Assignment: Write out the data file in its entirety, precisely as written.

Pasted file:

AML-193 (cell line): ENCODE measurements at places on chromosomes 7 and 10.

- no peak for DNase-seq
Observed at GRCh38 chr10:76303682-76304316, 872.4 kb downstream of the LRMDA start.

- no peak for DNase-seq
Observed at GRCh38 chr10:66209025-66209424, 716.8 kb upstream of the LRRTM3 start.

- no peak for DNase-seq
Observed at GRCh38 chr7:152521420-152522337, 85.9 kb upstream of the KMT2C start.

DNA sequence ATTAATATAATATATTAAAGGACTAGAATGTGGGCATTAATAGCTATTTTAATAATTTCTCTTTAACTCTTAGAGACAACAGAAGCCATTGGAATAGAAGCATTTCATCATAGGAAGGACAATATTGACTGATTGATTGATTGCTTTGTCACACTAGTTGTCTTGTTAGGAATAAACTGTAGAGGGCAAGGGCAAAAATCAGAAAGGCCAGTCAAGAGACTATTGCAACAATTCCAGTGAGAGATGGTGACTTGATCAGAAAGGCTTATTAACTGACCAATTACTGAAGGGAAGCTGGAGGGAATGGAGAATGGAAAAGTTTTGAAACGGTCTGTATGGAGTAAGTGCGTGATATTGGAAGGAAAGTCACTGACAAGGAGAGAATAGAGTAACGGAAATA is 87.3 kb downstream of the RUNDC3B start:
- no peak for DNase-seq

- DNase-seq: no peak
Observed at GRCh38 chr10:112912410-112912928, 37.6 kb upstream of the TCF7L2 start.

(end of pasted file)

AML-193 (cell line): ENCODE measurements at places on chromosomes 7 and 10.

- no peak for DNase-seq
Observed at GRCh38 chr10:76303682-76304316, 872.4 kb downstream of the LRMDA start.

- no peak for DNase-seq
Observed at GRCh38 chr10:66209025-66209424, 716.8 kb upstream of the LRRTM3 start.

- no peak for DNase-seq
Observed at GRCh38 chr7:152521420-152522337, 85.9 kb upstream of the KMT2C start.

DNA sequence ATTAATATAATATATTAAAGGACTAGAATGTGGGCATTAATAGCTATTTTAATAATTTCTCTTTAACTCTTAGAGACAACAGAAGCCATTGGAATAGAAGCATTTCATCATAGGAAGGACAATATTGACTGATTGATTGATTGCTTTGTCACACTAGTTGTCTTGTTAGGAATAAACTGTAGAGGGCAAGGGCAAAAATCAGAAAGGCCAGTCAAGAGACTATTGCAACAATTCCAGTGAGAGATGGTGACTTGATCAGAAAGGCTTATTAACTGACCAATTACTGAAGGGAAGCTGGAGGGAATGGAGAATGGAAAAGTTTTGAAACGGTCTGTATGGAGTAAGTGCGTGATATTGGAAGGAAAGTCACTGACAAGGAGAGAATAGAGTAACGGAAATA is 87.3 kb downstream of the RUNDC3B start:
- no peak for DNase-seq

- DNase-seq: no peak
Observed at GRCh38 chr10:112912410-112912928, 37.6 kb upstream of the TCF7L2 start.